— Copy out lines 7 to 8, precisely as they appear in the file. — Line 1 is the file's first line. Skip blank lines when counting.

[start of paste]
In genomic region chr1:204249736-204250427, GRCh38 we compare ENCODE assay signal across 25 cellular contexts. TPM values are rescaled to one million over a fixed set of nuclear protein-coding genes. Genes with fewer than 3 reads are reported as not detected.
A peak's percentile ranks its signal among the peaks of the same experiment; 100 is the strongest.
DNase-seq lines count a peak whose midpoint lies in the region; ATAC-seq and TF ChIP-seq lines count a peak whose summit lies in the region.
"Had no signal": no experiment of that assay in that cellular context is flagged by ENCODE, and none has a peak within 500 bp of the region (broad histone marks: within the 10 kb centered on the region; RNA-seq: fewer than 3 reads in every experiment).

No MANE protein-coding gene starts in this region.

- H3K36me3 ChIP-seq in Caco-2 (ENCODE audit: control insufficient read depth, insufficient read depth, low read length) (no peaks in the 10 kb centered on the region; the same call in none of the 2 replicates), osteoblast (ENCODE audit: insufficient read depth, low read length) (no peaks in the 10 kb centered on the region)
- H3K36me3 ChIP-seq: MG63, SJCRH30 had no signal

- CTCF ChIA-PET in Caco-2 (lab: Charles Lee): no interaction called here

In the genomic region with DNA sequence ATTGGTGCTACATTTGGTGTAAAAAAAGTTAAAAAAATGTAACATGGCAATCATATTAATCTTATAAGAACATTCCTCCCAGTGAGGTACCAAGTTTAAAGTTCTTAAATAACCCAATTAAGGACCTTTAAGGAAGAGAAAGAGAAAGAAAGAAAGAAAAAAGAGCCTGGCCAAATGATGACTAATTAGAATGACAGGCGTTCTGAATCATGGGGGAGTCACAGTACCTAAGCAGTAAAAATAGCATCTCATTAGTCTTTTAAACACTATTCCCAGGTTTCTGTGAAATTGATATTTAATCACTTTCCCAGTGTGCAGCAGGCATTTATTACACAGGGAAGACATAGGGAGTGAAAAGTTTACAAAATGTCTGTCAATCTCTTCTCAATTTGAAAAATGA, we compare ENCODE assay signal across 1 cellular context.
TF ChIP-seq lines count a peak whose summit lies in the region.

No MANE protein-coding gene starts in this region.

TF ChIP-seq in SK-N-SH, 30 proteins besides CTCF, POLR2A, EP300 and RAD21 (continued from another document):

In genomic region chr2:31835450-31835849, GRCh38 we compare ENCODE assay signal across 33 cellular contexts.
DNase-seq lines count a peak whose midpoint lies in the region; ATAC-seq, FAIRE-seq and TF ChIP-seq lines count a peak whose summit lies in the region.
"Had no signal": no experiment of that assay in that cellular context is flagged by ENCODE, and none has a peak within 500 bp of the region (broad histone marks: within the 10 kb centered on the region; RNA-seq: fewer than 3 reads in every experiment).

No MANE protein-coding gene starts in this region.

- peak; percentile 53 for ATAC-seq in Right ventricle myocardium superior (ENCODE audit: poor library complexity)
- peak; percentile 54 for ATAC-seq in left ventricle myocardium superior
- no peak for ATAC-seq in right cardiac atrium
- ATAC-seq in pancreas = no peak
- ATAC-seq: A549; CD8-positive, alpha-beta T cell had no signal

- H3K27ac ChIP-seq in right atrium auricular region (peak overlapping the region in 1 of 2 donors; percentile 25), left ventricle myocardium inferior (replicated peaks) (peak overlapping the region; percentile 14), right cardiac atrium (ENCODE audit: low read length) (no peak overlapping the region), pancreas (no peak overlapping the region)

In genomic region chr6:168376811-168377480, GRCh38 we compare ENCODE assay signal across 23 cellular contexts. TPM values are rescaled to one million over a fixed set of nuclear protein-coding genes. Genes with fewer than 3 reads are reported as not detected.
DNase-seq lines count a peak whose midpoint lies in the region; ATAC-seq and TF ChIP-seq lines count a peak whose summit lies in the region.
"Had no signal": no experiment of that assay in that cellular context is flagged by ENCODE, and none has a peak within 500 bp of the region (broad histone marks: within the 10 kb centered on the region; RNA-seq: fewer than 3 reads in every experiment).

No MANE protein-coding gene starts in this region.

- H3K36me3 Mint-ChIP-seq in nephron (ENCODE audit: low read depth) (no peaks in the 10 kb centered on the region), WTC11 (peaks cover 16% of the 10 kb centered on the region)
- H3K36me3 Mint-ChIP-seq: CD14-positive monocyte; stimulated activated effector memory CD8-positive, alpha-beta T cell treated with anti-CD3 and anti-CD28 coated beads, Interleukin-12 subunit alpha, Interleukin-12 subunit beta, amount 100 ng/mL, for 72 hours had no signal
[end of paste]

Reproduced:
- H3K36me3 ChIP-seq: MG63, SJCRH30 had no signal

- CTCF ChIA-PET in Caco-2 (lab: Charles Lee): no interaction called here